Social Media

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Social Media in California

Social Media in Discovery

For information about Social Media in Discovery in the United States, and other issues related to Social Media, read here.

Social Media Messages Protection

What social media messages are protected and what’s not?

Social Media Messages Protection in California Law

By Thomas Lenz. He is a partner in Atkinson, Andelson, Loya, Ruud & Romo’s Cerritos office, represents employers and heads the firm’s NLRB practice.(2012)

California provides several potential sources of protection for political activity, whether inside or outside the workplace. The state constitution provides broad free speech rights: “Every person may freely speak, write and publish his or her sentiments on all subjects, being responsible for the abuse of this right.” (Cal. Const. Art. 1, § 2 (a).)

Further protection of off-duty conduct comes from California’s Labor Code, which prohibits termination or employment discrimination based on “lawful conduct occurring during non-working hours away from the employer’s premises.” (Cal. Labor Code § 96 (k).) In other words, employers cannot punish an employee for lawful activity away from work.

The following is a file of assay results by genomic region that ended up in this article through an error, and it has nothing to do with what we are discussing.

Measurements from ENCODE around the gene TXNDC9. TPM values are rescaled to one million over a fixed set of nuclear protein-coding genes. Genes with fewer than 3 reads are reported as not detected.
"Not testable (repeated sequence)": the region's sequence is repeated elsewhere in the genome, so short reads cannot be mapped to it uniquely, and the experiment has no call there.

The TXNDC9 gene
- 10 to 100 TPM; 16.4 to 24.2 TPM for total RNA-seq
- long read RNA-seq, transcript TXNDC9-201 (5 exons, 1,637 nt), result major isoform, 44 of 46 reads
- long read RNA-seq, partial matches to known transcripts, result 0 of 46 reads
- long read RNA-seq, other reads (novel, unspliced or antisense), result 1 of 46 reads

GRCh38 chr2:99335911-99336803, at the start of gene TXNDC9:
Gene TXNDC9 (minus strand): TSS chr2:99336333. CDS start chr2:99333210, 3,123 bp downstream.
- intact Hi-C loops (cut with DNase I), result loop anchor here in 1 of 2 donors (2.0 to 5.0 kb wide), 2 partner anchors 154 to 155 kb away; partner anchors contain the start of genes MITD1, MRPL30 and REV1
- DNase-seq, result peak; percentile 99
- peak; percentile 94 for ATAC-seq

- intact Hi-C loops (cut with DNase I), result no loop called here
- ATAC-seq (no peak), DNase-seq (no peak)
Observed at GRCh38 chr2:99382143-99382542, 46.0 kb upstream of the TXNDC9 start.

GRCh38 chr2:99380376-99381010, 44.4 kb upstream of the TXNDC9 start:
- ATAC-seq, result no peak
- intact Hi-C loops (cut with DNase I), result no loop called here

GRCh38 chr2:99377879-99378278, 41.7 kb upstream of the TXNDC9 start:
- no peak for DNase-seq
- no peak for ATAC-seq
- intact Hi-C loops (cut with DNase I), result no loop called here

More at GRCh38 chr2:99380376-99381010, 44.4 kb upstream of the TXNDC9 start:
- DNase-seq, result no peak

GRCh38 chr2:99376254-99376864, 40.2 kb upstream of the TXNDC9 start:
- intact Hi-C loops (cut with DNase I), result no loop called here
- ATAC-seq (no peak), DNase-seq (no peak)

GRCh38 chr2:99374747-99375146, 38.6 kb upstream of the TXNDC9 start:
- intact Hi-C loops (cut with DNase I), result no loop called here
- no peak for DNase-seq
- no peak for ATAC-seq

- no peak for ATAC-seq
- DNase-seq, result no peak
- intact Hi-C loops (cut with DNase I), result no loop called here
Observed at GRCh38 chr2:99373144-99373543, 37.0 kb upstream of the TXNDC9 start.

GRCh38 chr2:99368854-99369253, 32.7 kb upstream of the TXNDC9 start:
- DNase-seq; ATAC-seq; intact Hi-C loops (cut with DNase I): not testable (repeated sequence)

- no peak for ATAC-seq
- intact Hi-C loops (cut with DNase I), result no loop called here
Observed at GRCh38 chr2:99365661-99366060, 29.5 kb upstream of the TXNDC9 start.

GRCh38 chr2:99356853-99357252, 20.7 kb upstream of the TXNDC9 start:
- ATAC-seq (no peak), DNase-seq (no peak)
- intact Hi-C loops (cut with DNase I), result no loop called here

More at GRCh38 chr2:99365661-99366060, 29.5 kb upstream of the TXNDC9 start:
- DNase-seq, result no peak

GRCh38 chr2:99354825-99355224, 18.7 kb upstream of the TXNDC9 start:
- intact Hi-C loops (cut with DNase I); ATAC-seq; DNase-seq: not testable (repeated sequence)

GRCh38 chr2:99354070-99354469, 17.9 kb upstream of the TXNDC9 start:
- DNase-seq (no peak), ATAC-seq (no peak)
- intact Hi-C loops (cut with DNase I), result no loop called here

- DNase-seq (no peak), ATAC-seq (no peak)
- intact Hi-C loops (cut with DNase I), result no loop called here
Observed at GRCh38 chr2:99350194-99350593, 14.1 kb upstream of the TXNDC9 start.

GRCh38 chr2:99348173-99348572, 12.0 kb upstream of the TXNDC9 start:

Additionally, Labor Code sections 1101 and 1102 protect employees from retaliation based on their political activities. Section 1101 prohibits employers from making, adopting, or enforcing any rule, regulation, or policy “forbidding or preventing employees from engaging or participating in politics, or from becoming candidates for public office,” and bars them from “controlling or directing the political activities or affiliations of employees.” (Cal. Labor Code § 1101 (a)-(b).)

Section 1102 bans employers from coercing, influencing, or attempting to coerce or influence workers “through or by means of threat of discharge or loss of employment to adopt or follow or refrain from adopting or following any particular course or line of political action or political activity.” The term “political activity” has a broad interpretation. (See Gay Law Students Ass’n v. Pacific Tel. & Tel. Co., 24 Cal. 3d 458 (1979).)

Often protesters criticize elected officials and government policies, calling for jobs, better working conditions, and health benefits. Even if such messages do not directly target the protester’s own workplace, the activity may still enjoy the protection of California law against retaliation.

1 thought on “Social Media”

  1. Joyce

    My comment comes in the form of a question. Can employees use work place computers and email during their work hours to run/engage themselves in political campaigns and activities? I am curious because I know an employee that works at a law firm and holds the position of Law Clerk. She supported a local political candidate and was active in campaigning events. She used her work place computer and email during her working hours to directly engage herself in coordinating events for the campaign. She went as far as sending out a threatening email of blackmail to an opposing candidate. Does California have laws that protect either one or both public and private sector employees? I feel I should report this employee to her firm..considering all the employee’s emails are readily available for their review.


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